@DL6ER Question(s):

  • How to find out witch user is actually accessing the file and folder.
  • What is the best way to allow this user (web application) access to the file and folder

P.S. applying 777 to the folder and 666 to the file allows the web application to write to the database, but I assume this is NOT the proper way to do this, hence the questions.
Thanks for your time and effort.

1 Like

See if below ones clear things up a bit :wink:

pi@noads:~ $ sudo lsof
php-cgi 777 www-data    6rr  REG  179,2  1740800 134391 /etc/pihole/pihole-FTL.db

pi@noads:~ $ grep 'www-data\|pihole' /etc/passwd

pi@noads:~ $ sudo cat /etc/sudoers.d/pihole
# Allows the WebUI to use Pi-hole commands
www-data ALL=NOPASSWD: /usr/local/bin/pihole

pi@noads:~ $ stat /usr/local/bin/pihole
Access: (0755/-rwxr-xr-x)  Uid: (    0/    root)   Gid: (   50/   staff)

pi@noads:~ $ ps -o pid,uid,user,gid,group,cmd -C pihole-FTL -C lighttpd
  574    33 www-data    33 www-data /usr/sbin/lighttpd -D -f /etc/lighttpd/light
 8738   999 pihole     996 pihole   /usr/bin/pihole-FTL

pi@noads:~ $ stat /etc/pihole/pihole-FTL.db
Access: (0644/-rw-r--r--)  Uid: (  999/  pihole)   Gid: (  996/  pihole)

EDIT: plus there is communication between the web frontend and the 4711 TCP API backend.

You should not need to run the VACUUM query. I expect it to take minutes up to even hours for very large long-term databases.

It's the user pihole as @deHakkelaar already mentioned. It should be the legit owner of this file on your system. Permissions are (partially) corrected when starting FTL. See /etc/init.d/pihole-FTL for further details. Changes to this file will be overwritten on update/repair as it is a critical part of Pi-hole.

First: This is generally a bad idea.
Once you have acknowledged this and still want to continue, the cleanest way is to add the user www-data to the group pihole to give it proper permissions to the database file. Make sure the group permissions are high enough on the folder and the file (this should be the case).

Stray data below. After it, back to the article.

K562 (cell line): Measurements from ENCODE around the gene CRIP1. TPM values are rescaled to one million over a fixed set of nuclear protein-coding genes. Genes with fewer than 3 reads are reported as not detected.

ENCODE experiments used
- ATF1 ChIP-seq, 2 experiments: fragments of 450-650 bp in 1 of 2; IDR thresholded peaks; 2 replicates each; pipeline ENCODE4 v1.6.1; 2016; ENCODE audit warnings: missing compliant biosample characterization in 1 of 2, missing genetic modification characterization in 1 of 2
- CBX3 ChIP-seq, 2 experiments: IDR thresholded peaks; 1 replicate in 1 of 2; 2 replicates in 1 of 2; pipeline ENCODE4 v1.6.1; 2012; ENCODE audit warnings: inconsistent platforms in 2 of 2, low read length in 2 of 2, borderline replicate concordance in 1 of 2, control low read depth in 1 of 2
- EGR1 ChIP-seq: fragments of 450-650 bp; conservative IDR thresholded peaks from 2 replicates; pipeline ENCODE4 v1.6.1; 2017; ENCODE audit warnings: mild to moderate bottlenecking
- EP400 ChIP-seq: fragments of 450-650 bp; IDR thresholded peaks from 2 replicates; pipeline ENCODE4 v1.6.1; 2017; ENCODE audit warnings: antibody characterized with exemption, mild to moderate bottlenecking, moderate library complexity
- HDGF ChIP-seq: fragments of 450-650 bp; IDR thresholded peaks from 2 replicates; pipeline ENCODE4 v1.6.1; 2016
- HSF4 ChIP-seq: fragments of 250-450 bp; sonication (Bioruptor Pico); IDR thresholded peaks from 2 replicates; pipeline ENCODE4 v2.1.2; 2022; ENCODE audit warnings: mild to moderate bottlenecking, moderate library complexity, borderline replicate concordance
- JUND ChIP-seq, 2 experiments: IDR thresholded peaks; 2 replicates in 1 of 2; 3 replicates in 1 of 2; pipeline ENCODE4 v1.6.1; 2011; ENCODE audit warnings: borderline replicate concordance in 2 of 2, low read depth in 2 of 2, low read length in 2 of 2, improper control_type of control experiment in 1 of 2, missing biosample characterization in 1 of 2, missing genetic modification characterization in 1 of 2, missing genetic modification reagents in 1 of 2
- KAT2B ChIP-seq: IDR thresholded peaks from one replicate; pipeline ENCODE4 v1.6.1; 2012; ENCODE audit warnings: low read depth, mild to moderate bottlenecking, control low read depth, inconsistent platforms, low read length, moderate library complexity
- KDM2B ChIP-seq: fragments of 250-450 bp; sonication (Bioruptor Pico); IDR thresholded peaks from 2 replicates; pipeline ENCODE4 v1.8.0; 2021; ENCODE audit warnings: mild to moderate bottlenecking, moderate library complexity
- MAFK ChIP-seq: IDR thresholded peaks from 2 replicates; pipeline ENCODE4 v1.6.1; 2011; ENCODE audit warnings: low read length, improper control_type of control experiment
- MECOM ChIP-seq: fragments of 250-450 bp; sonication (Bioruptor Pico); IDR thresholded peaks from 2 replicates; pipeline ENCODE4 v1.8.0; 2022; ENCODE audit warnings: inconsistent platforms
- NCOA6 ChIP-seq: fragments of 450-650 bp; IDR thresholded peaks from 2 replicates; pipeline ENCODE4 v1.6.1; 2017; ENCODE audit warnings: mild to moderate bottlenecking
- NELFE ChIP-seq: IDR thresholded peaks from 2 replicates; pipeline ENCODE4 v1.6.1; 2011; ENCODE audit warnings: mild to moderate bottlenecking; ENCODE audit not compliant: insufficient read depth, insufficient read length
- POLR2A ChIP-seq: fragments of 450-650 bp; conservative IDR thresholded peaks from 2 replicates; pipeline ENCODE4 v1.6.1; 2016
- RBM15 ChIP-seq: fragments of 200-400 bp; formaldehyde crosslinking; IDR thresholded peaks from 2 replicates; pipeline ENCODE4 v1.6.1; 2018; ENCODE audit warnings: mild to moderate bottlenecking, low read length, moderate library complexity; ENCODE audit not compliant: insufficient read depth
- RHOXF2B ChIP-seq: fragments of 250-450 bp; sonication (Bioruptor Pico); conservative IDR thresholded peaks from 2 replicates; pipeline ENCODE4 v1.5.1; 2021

This may NOT be the best idea, but isn't it safer to use a web interface than doing this using sqlite3 commands, example here?

By adding the user www-data to the group pihole, setting the permissions on /etc/pihole to 775 and the permission on /etc/pihole/pihole-FTL.db to 664, It worked, after restarting the lighttpd service.

NOT sure I understand the concept of sudoers, www-data already has an entry in /etc/sudoers.d/pihole. I was wondering if this couldn't be achieved, using a sudoers entry?

1 Like

The sudoers files are all about sudo, i.e., you can specify which users are allowed to run which commands through sudo. This has nothing to do with file permissions.

I tried TRUNCATE at first until I figured out sqlite3 doesnt support this type of query.
Maybe its not so smart to run VACUUM after deleting only a few rows :wink:
Leave that to general maintenance.
Adjusted in above posting of mine.

I recon the tools we use for administrative tasks (sudo -u pihole sqlite3 & your web UI) are all unsafe in one way or another.
For example I didnt use sudo to read the dbase and only when do critical changes, I used sudo.
And the sudo to root, or any user, capability should only be available to users that need root user privileges for administrative tasks:

pi@noads:~ $ sudo cat /etc/sudoers.d/010_pi-nopasswd

But in general, everything that you add to the system, like a web UI to administer the dbase, makes the system less secure/stable and more complex to maintain.

It has an entry to do only one command with elevated privileges (NOPASSWD):

pi@noads:~ $ sudo cat /etc/sudoers.d/pihole
www-data ALL=NOPASSWD: /usr/local/bin/pihole